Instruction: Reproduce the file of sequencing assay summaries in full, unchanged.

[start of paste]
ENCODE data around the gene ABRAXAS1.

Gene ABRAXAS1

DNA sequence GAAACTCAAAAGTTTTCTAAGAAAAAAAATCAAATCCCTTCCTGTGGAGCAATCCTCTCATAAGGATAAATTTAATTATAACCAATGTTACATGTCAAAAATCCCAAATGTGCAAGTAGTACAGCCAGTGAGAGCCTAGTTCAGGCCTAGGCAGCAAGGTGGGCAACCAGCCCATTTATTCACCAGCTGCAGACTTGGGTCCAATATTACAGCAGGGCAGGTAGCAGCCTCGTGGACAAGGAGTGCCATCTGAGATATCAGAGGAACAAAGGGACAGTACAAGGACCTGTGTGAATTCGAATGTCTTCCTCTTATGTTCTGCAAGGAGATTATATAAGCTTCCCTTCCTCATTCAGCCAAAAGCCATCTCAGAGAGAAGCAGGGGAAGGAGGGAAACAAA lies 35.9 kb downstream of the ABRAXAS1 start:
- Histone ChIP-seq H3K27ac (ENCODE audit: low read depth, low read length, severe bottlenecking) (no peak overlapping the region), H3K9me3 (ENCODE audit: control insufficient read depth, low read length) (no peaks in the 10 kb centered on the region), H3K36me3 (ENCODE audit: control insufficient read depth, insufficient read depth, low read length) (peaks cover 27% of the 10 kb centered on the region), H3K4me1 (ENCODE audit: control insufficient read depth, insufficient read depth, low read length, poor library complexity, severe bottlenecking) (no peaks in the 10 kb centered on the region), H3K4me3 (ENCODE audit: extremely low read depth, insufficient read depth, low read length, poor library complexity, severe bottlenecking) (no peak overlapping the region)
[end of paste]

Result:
ENCODE data around the gene ABRAXAS1.

Gene ABRAXAS1

DNA sequence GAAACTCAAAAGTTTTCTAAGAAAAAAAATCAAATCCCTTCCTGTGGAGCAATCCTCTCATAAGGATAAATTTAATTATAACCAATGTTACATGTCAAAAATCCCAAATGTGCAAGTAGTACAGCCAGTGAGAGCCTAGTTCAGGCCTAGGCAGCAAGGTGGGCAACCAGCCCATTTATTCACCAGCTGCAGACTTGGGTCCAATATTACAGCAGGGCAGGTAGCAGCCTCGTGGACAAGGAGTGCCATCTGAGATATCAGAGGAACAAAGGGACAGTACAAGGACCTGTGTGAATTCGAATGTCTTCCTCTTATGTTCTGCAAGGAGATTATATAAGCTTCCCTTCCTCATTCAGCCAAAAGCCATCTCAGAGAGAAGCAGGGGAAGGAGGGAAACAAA lies 35.9 kb downstream of the ABRAXAS1 start:
- Histone ChIP-seq H3K27ac (ENCODE audit: low read depth, low read length, severe bottlenecking) (no peak overlapping the region), H3K9me3 (ENCODE audit: control insufficient read depth, low read length) (no peaks in the 10 kb centered on the region), H3K36me3 (ENCODE audit: control insufficient read depth, insufficient read depth, low read length) (peaks cover 27% of the 10 kb centered on the region), H3K4me1 (ENCODE audit: control insufficient read depth, insufficient read depth, low read length, poor library complexity, severe bottlenecking) (no peaks in the 10 kb centered on the region), H3K4me3 (ENCODE audit: extremely low read depth, insufficient read depth, low read length, poor library complexity, severe bottlenecking) (no peak overlapping the region)